We shared ideas, created a rough flat plan and got started almost immediately. In kids books the visual elements need to have a fluid conversation with the words. Neither can be created in isolation. This was all about teamwork.
Hold on to the goal, let go of perfect
As much as I wanted this to be perfect, or at least the very best effort I could make, I knew that the point was to just get a book made by the end of the day that kids could get access to. They needed to hear the story and I just had to tell it.
This initiative is about getting free books into the hands of children – children who may not even own one book. So I made the decision early on, as did my team members… that Perfectionism got shown the door; Good Enough sat at the table with us. Why? Because Perfectionism would only delay our process. Good Enough encouraged us to just keep going, to tell a story that kids could enjoy. And having two children of my own I know this for sure: kids are not looking for Perfect, they just want to hear a good story.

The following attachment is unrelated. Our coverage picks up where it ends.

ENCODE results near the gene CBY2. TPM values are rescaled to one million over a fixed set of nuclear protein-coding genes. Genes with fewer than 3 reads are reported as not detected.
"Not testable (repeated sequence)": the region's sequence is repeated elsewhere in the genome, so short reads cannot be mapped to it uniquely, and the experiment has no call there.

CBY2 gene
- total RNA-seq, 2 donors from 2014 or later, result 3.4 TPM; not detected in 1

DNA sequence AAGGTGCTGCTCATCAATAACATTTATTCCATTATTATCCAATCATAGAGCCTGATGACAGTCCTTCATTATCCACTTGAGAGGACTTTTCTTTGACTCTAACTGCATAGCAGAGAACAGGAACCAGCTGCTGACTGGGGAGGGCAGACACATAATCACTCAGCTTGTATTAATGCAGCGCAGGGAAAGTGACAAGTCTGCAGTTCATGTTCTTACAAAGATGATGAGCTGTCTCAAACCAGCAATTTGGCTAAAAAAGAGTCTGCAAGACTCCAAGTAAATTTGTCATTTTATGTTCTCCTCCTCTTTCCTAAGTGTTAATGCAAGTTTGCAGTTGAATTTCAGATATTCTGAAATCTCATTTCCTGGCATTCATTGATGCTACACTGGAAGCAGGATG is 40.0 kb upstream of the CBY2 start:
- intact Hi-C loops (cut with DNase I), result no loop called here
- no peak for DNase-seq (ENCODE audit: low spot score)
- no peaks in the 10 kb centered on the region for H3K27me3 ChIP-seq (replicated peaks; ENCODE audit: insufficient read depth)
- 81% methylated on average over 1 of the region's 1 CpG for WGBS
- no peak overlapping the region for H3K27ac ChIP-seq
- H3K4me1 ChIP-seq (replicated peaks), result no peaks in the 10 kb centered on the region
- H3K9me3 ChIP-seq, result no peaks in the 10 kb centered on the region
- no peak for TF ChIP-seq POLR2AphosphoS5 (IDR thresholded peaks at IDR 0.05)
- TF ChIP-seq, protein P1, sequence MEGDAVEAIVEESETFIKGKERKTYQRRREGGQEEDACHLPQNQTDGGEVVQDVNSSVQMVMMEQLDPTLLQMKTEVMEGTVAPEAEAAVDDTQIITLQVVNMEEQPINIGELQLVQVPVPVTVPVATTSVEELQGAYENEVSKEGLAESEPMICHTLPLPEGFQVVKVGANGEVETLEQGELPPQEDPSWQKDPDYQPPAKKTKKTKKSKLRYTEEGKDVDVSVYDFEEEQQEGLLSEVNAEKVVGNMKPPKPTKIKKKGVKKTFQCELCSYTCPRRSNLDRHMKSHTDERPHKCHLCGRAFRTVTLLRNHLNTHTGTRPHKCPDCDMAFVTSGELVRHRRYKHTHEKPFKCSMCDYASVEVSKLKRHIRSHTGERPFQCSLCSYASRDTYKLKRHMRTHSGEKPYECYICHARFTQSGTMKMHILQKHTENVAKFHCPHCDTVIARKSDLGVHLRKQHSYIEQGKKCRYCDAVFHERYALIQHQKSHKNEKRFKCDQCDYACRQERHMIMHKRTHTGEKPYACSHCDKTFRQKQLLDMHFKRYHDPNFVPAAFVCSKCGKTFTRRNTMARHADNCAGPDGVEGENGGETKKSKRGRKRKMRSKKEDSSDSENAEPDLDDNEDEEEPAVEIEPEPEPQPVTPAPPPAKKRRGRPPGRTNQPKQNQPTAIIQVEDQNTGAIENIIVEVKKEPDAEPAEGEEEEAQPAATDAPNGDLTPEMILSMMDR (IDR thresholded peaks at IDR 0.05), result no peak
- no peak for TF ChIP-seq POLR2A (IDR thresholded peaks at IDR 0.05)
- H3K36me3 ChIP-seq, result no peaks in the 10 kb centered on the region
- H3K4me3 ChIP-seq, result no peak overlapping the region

A time limit is a good way to keep focused
There’s something about an almost impossible time limit for a task to motivate action. Write, illustrate and design a print-ready book in 12 hours – it sounds difficult, right? It was actually easy. It really was. There was no time for checking Facebook, email or smartphones or even engaging in small talk. Surprisingly, in a library room about the size of a small restaurant with around 40 strangers seated at tables quite close to each other, I probably only connected with a handful – the team I was working with and a few others while making tea or stretching my legs. Any outside distractions, even if they were only a few metres away, were avoided at all costs. The task at hand was our primary focus and there wasn’t a minute to spare.